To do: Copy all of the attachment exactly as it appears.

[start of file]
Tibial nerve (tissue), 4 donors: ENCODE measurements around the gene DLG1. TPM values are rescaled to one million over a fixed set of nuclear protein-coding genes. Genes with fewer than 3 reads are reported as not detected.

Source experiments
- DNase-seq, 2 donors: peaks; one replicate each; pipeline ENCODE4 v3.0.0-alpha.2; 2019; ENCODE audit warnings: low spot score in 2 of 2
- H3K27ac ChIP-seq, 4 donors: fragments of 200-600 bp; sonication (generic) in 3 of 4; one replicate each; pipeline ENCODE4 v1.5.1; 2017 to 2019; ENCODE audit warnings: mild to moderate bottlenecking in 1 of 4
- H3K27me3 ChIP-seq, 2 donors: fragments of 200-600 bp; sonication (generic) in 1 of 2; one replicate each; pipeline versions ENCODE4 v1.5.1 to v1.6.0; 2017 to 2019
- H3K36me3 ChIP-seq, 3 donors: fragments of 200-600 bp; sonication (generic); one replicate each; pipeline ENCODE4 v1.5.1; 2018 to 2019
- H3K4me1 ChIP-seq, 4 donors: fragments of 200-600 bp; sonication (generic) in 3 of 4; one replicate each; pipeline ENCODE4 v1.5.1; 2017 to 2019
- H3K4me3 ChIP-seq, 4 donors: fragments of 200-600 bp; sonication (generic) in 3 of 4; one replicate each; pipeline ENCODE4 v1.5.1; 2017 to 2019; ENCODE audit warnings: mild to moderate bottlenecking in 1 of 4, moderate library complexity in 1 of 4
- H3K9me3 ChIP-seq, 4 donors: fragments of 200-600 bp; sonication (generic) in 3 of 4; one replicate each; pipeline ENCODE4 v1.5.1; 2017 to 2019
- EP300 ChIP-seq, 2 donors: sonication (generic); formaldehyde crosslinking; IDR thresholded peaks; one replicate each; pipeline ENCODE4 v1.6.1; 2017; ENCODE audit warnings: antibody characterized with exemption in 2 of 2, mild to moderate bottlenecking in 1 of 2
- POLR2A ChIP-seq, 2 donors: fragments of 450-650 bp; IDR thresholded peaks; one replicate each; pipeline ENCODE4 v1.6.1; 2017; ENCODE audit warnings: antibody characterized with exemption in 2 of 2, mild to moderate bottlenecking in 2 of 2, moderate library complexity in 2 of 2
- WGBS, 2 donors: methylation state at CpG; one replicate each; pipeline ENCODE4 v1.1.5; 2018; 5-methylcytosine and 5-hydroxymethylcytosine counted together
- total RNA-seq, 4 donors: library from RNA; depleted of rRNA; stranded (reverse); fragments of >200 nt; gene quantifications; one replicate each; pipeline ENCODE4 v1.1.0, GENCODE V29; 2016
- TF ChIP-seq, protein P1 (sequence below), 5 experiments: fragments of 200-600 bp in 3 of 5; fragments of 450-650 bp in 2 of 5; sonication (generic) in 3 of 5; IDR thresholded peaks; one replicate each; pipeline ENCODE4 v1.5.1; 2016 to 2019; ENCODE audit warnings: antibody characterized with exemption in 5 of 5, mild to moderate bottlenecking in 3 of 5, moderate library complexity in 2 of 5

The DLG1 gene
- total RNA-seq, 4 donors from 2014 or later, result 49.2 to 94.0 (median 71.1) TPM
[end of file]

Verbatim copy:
Tibial nerve (tissue), 4 donors: ENCODE measurements around the gene DLG1. TPM values are rescaled to one million over a fixed set of nuclear protein-coding genes. Genes with fewer than 3 reads are reported as not detected.

Source experiments
- DNase-seq, 2 donors: peaks; one replicate each; pipeline ENCODE4 v3.0.0-alpha.2; 2019; ENCODE audit warnings: low spot score in 2 of 2
- H3K27ac ChIP-seq, 4 donors: fragments of 200-600 bp; sonication (generic) in 3 of 4; one replicate each; pipeline ENCODE4 v1.5.1; 2017 to 2019; ENCODE audit warnings: mild to moderate bottlenecking in 1 of 4
- H3K27me3 ChIP-seq, 2 donors: fragments of 200-600 bp; sonication (generic) in 1 of 2; one replicate each; pipeline versions ENCODE4 v1.5.1 to v1.6.0; 2017 to 2019
- H3K36me3 ChIP-seq, 3 donors: fragments of 200-600 bp; sonication (generic); one replicate each; pipeline ENCODE4 v1.5.1; 2018 to 2019
- H3K4me1 ChIP-seq, 4 donors: fragments of 200-600 bp; sonication (generic) in 3 of 4; one replicate each; pipeline ENCODE4 v1.5.1; 2017 to 2019
- H3K4me3 ChIP-seq, 4 donors: fragments of 200-600 bp; sonication (generic) in 3 of 4; one replicate each; pipeline ENCODE4 v1.5.1; 2017 to 2019; ENCODE audit warnings: mild to moderate bottlenecking in 1 of 4, moderate library complexity in 1 of 4
- H3K9me3 ChIP-seq, 4 donors: fragments of 200-600 bp; sonication (generic) in 3 of 4; one replicate each; pipeline ENCODE4 v1.5.1; 2017 to 2019
- EP300 ChIP-seq, 2 donors: sonication (generic); formaldehyde crosslinking; IDR thresholded peaks; one replicate each; pipeline ENCODE4 v1.6.1; 2017; ENCODE audit warnings: antibody characterized with exemption in 2 of 2, mild to moderate bottlenecking in 1 of 2
- POLR2A ChIP-seq, 2 donors: fragments of 450-650 bp; IDR thresholded peaks; one replicate each; pipeline ENCODE4 v1.6.1; 2017; ENCODE audit warnings: antibody characterized with exemption in 2 of 2, mild to moderate bottlenecking in 2 of 2, moderate library complexity in 2 of 2
- WGBS, 2 donors: methylation state at CpG; one replicate each; pipeline ENCODE4 v1.1.5; 2018; 5-methylcytosine and 5-hydroxymethylcytosine counted together
- total RNA-seq, 4 donors: library from RNA; depleted of rRNA; stranded (reverse); fragments of >200 nt; gene quantifications; one replicate each; pipeline ENCODE4 v1.1.0, GENCODE V29; 2016
- TF ChIP-seq, protein P1 (sequence below), 5 experiments: fragments of 200-600 bp in 3 of 5; fragments of 450-650 bp in 2 of 5; sonication (generic) in 3 of 5; IDR thresholded peaks; one replicate each; pipeline ENCODE4 v1.5.1; 2016 to 2019; ENCODE audit warnings: antibody characterized with exemption in 5 of 5, mild to moderate bottlenecking in 3 of 5, moderate library complexity in 2 of 5

The DLG1 gene
- total RNA-seq, 4 donors from 2014 or later, result 49.2 to 94.0 (median 71.1) TPM